Friday, October 7, 2011

Big Bug (w/ Director Interview)

Director: Kenneth Cran
Writer: Kenneth Cran
Starring: John Charles Meyer, Jessica Simons, Christine Haeberman
2011 | United States | Not Rated | 88 mins

The world may not have ended after Y2K like some believed it would, however some long practiced aspects of cinematic magic did. The art of practical effects began to die out and long gone are the days of the man in a rubber suit, or really any monsters be them small or giant on screen being done in this fashion. Everything is being replaced or replicated digitally and actors are instead reacting to tennis balls on sticks. Kenneth Cran is a Los Angeles-based filmmaker who grew up on the works and talents of Rick Baker, Rob Bottin, and the magic of the giant monster films that came out of Japan. With this love he decided to make his own giant monster movie in this day and age complete with a man in a suit, miniatures, and absolutely no CGI whatsoever.

December 31st, 1999. The Haskin family escapes into the mountainside to get away from the city and technology in case the world does delve into pure chaos Y2K may bring about. They set up camp and prepare to celebrate the New Year regardless of the outcome but will soon have more to fear as they are attacked and kidnapped by an incestuous hillbilly clan that has been living in a nearby ghost town. But on this very night even more danger lurks as this night marks the arrival of The Millennium Bug, a giant 300 foot tall creature that gestates for 1000 years before being birthed onto the earth to lay its offspring before the dawn. And it's hungry.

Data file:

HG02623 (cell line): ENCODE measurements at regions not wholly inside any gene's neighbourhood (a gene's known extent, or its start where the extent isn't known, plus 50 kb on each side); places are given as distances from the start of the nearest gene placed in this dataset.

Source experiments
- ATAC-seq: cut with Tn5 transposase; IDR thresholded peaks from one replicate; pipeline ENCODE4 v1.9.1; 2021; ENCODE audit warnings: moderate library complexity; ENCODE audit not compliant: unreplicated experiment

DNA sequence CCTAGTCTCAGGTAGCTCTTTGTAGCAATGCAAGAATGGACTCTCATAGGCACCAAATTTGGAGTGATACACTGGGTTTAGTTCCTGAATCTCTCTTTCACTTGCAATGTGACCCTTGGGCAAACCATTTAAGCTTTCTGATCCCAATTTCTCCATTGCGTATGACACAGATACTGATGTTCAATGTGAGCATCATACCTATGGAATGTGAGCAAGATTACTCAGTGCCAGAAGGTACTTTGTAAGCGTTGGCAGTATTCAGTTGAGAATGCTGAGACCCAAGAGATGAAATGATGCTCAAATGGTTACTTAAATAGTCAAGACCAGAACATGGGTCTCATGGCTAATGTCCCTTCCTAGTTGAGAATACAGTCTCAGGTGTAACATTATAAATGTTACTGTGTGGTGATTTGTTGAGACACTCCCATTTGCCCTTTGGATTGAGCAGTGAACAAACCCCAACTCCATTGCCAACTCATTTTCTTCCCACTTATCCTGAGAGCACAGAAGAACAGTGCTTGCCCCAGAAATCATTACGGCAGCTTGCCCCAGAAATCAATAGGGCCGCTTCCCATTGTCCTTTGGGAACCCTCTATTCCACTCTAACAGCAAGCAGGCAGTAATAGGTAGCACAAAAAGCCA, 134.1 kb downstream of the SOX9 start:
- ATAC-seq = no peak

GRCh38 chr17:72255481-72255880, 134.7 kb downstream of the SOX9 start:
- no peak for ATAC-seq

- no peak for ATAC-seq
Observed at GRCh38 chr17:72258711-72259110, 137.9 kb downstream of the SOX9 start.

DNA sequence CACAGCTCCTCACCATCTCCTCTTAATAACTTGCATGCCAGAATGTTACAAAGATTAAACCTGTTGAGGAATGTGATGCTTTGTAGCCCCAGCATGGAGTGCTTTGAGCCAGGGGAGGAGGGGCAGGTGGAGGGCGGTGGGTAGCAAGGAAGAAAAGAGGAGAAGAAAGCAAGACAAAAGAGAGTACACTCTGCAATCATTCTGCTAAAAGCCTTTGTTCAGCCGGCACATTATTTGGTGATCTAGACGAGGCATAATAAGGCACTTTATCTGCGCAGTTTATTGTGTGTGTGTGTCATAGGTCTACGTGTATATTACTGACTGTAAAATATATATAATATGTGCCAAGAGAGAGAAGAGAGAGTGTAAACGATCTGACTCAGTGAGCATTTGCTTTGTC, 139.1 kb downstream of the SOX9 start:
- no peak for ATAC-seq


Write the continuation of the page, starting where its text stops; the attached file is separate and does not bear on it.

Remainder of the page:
The Millennium Bug, as described by its own director, is a cross between Godzilla and The Hills Have Eyes. Pitting a family in peril against two separate foes is a wise move to make an entertaining lower-budget horror film that can appeal to more than just the straight horror crowd. Aside from a few mountainside shots, the entire film was shot in a rented industrial garage where the filmmakers had to be creative since the film takes place in a forest, a hillbilly home, a jail, and a ghost town. Not to mention there's a giant bug with Godzilla-esque spikes rampaging about. Kenneth Cran and company successfully combine the use of miniatures, the man-in-a-suit monster, and some well worked compositing to get this all blended together. Considering their work space confinement this is really an impressive accomplishment.

The cast all work well in their roles with the hillbillies all cranked up way past campy. This isn't the most serious film, so if it was this would probably deter from one's enjoyment but here it's not out of place and good for comic enjoyment. The gore effects, again all practically done, are inventive and disgusting and will satisfy those who are looking for a bit of splatter. In an age where CGI has replaced the magic in filmmaking, The Millennium Bug is a welcome homage to the good old days of movie magic and an entertaining, and often hilarious, giant monster movie.

Kenneth Cran Interview:

All contents copyright 2011 Tyler Baptist

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